Cat Veterinarian Home 
  In The News
"Some people feel bad about feeding their cats the same thing every day, and they think the cat needs variety..."

"cats are creatures of habit and any changes in their environment can make them upset..."

"what cats really need are high-quality protein like duck, turkey or chicken and lots of water..."

"If you’re a cat-only person, you often take your cat just as seriously as you would a child..."

"At this time, Gordo is doing well with no observable lameness or recurrence two months post-operatively..."

  Health Articles
-General Feline
        Health Care
-Anal Sac Disease
-Cat Colds
-Dental Care
-Do Not Declaw
-Fecal Sample
-Feline Lower Urinary
        Tract Disease
-Have Cat. Can Travel
-Heart Disease
-Homecare Asthma
-Inflammatory Bowel
-Kidney Disease
-Liver Disease
-Ring Worm
-Upper Respiratory
-Urine Samples and
        how to get one
           The thyroid glands secrete hormones (thyroxin [T3] and tri-iodothyronine [T4]), which regulate the body's rate of metabolism. However, the system can go awry, with increased (hyperthyroidism) or decreased (hypothyroidism) hormone production.

           Within the last fifteen years, hyperthyroidism has emerged as a new disease in cats 10 years and older. In fact, it now ranks as one of the most common endocrine disorders in the cat, afflicting one of every 300 cats seen at the Animal Medical Center in New York City.

           It is not yet known whether feline hyperthyroidism is the result of a primary thyroid disorder, or whether some factor(s) may be stimulating the thyroid stands to produce an excessive amount of thyroid hormones.

Symptoms and Diagnosis

           Typical symptoms of hyperthyroidism include weight loss, increased appetite, hyperactivity, restlessness, increased fluid intake and urination, vomiting, diarrhea, and muscle weakness. Often the coat looks unkempt and dull. The heartbeat feels strong and rapid, sometimes with noticeable arrhythmia. If you own a middle-aged or older cat displaying these symptoms, you should schedule an appointment with your veterinarian. The only sign we see consistently in all hyperthyroid cats is weight loss. The other symptoms tend to appear later as the disease progresses.

           Because the symptoms can be suggestive of other diseases, your veterinarian will probably suggest a complete blood count, routine serum biochemical tests, and serum thyroid hormone concentrations to aid in a definitive' diagnosis.

           During the Physical examination the veterinarian will also feel the neck region to determine if the thyroid glands are enlarged, indicating hyperthyroidism. Either one or both glands may be affected. In approximately 50% of cats diagnosed as being hyperthyroid, both thyroid glands are diseased.


           There are three basic forms of treatment available -- surgery, anti-thyroid drugs, or radioactive iodine therapy. Each form of treatment has its advantages and disadvantages. Your veterinarian's choice of treatment will be based on several factors, including the cat's age, and the presence of associated heart disease or other medical problems.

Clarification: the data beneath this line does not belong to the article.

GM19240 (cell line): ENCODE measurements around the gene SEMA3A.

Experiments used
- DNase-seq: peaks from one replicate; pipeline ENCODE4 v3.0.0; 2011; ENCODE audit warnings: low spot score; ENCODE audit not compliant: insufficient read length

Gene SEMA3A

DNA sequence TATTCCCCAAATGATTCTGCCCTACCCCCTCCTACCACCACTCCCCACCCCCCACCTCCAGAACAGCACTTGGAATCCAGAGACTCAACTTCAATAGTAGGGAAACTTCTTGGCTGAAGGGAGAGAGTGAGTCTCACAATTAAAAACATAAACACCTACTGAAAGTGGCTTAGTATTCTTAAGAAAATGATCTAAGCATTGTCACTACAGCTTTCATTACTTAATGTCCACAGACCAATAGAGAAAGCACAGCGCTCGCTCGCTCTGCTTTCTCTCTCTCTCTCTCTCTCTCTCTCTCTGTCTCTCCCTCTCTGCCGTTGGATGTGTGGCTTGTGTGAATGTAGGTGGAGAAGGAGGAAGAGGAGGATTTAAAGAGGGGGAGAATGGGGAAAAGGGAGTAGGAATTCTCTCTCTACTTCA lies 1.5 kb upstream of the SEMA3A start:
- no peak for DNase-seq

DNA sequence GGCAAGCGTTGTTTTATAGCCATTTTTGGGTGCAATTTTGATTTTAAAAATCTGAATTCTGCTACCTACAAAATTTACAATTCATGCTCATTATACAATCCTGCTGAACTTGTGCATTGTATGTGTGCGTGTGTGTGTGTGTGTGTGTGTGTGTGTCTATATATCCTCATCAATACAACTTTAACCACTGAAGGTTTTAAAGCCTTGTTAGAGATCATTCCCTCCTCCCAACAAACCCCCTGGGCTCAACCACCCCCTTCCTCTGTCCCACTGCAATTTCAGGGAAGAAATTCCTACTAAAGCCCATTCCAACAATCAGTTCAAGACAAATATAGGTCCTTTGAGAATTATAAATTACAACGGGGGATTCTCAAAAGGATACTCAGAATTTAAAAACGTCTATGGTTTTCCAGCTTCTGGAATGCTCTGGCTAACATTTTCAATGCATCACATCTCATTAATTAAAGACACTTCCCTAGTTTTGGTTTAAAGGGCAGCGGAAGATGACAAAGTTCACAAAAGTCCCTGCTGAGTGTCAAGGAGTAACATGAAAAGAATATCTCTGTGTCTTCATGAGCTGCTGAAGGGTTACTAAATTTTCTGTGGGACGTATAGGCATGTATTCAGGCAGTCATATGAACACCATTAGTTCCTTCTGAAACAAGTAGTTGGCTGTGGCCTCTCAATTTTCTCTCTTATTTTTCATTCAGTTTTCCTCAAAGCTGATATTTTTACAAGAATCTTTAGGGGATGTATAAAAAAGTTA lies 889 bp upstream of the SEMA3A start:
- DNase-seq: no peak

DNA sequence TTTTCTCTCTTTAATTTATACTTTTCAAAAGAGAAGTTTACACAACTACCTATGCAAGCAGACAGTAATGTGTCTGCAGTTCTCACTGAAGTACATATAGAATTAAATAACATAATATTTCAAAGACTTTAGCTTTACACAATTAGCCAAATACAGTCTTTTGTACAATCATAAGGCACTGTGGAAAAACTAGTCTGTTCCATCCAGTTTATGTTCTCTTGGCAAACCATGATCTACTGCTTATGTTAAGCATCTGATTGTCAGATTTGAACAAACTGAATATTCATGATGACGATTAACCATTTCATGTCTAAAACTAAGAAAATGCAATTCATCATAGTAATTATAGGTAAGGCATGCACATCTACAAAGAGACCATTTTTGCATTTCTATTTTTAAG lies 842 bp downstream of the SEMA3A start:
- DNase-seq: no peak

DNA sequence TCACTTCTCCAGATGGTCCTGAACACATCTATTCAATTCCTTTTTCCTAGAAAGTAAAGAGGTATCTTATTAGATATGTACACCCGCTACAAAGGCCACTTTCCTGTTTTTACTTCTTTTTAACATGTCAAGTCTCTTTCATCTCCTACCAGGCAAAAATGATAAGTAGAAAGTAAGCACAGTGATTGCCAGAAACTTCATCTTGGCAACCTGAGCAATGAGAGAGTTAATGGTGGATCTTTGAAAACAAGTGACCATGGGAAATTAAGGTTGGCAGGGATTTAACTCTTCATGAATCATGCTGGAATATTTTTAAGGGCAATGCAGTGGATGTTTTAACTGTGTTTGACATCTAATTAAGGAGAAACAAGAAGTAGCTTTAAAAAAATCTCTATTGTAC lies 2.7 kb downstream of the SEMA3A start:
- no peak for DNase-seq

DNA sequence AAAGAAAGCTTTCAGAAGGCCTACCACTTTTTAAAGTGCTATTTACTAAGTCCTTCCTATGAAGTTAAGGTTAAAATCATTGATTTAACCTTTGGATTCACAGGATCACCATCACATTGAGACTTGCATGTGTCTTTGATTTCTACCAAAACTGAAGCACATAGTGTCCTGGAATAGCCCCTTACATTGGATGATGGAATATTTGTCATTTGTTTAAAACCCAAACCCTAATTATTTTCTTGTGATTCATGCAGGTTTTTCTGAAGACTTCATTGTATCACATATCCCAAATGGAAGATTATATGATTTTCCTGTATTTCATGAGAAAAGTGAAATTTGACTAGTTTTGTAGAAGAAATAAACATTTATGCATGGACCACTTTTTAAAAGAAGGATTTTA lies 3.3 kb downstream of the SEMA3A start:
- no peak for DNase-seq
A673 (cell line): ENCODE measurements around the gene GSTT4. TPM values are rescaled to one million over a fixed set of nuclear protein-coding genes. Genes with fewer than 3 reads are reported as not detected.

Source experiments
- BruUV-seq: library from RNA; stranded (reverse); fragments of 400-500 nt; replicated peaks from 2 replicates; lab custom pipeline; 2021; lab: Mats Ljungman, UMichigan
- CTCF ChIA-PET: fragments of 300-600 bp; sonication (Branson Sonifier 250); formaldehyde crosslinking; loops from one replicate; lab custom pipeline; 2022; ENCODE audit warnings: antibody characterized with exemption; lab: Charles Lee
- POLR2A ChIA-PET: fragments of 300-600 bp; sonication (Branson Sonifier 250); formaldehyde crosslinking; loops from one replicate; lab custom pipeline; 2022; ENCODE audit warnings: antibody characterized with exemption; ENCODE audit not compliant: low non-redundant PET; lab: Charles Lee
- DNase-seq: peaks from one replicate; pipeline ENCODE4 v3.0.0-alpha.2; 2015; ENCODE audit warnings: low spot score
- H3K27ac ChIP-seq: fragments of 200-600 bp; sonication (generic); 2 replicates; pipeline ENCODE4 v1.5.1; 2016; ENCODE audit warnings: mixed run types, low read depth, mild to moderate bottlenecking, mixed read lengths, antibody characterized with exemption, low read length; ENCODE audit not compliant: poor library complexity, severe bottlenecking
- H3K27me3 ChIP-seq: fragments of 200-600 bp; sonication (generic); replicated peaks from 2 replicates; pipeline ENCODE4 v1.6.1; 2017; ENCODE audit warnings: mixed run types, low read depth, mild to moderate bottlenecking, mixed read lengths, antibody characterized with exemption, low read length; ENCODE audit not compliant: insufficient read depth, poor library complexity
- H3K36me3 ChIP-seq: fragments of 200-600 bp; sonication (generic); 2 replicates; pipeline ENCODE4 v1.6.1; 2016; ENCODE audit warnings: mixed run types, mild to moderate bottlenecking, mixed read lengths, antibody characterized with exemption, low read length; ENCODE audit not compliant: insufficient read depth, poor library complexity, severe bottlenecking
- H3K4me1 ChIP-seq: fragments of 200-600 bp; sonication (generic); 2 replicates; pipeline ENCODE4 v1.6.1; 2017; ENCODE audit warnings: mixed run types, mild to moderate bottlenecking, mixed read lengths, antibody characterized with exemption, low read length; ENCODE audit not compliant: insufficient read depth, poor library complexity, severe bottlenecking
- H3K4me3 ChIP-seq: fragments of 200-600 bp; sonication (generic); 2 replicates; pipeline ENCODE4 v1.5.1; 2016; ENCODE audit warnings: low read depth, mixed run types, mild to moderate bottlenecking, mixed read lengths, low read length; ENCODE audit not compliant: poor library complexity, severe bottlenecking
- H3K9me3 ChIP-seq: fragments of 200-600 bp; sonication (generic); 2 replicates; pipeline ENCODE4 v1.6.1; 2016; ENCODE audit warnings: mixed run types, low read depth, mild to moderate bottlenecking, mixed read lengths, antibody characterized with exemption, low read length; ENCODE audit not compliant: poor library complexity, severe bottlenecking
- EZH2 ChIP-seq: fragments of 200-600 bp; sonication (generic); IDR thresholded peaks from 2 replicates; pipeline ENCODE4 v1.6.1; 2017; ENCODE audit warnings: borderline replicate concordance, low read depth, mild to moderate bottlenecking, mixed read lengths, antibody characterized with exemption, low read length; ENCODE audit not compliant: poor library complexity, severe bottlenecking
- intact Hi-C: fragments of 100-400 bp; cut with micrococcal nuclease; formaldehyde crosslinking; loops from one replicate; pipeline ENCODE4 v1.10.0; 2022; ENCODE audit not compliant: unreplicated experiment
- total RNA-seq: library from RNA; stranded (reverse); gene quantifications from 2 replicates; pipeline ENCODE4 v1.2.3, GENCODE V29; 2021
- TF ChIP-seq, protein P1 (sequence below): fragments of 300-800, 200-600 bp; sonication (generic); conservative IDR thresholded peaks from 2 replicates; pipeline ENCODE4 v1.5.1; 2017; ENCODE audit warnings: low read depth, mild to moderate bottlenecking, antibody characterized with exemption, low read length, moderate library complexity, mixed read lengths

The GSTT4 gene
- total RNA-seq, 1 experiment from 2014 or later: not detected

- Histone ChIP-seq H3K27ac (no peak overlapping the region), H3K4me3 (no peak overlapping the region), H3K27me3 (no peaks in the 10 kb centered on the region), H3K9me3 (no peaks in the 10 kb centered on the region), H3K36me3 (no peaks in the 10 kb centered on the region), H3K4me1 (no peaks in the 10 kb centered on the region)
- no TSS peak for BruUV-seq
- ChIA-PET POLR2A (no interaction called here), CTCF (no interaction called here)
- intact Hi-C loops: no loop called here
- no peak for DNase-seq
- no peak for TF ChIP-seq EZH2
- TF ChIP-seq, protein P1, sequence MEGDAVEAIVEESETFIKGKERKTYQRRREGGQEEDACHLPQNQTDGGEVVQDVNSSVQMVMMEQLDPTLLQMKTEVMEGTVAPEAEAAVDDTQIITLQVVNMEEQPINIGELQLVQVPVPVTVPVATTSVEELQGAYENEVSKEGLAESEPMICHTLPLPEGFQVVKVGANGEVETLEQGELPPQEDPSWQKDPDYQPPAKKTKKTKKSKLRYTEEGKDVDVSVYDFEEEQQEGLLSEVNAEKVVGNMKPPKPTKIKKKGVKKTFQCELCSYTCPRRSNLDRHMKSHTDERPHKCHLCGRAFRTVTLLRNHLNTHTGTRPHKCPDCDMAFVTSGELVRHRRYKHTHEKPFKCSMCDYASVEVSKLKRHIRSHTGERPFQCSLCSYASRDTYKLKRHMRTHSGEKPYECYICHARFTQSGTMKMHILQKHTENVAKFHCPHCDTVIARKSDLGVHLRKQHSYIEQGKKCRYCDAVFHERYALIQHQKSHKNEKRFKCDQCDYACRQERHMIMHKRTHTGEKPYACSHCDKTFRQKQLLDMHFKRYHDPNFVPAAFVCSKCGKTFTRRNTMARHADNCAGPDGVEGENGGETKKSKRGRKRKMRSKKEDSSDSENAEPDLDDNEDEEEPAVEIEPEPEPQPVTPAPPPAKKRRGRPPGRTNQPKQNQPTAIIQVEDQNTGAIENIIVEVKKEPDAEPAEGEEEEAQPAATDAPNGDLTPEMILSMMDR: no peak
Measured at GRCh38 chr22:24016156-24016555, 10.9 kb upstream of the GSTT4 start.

If your cat has a one-sided thyroid enlargement, surgery may be a good solution. Especially if he is hard to pill, if you’re away a lot, or if he requires increasing doses of the anti-thyriod pills (Tapazole). We have done this surgery on approximately 900 cats in the last 15 years. Most cats were over 12 and many were 12 – 16 years old. Survival rate has been 99.6%. The surgery is not very traumatic for the cat because it is basically a minor surgery done via a 1” long incision behind the “Adam’s Apple”. The cost all inclusive is approximately $600-800.

           If both thyroid glands are affected and the medication is problematic, as discussed above then the radioactive Iodine treatment might be a good solution.

Anti-thyriod Drugs

           Cats are treated with methimazole (Tapazole) which depresses the thyroids output. Normally this pill is given twice per day and about half of our patients will eat it ground in a favorite food. Adverse reactions can occur but are very rare. Most common of these are gastrointestinal signs – inappetance, vomiting and/or diarrhea. These G.I. signs are dose size dependent and often appear when the dose of Tapazole needs to be raised to 1 ¼ tab or 1 ½ tabs twice per day. We need to recheck thyroid levels initially at 2 weeks and if regulated then every 2-3 months. This is done via a simple painless blood tests.

Radioactive Iodine Treatment

           This treatment modality is expensive, but is sometimes appropriate especially if the patient is difficult to medicate, has both thyroids enlarged, and/or has already had one thyroid removed wherein the surgeon was unable to spare the BB sized parathyroid gland. Radiocat in White Plains can handle this radioactive iodine treatment and have your cat home in 3-7 days. Their number is 888 356-4131.


The Cat Practice is located at 145 W 24th Street on the 3rd floor. Phone: 212-677-1401 Fax: 212-677-2088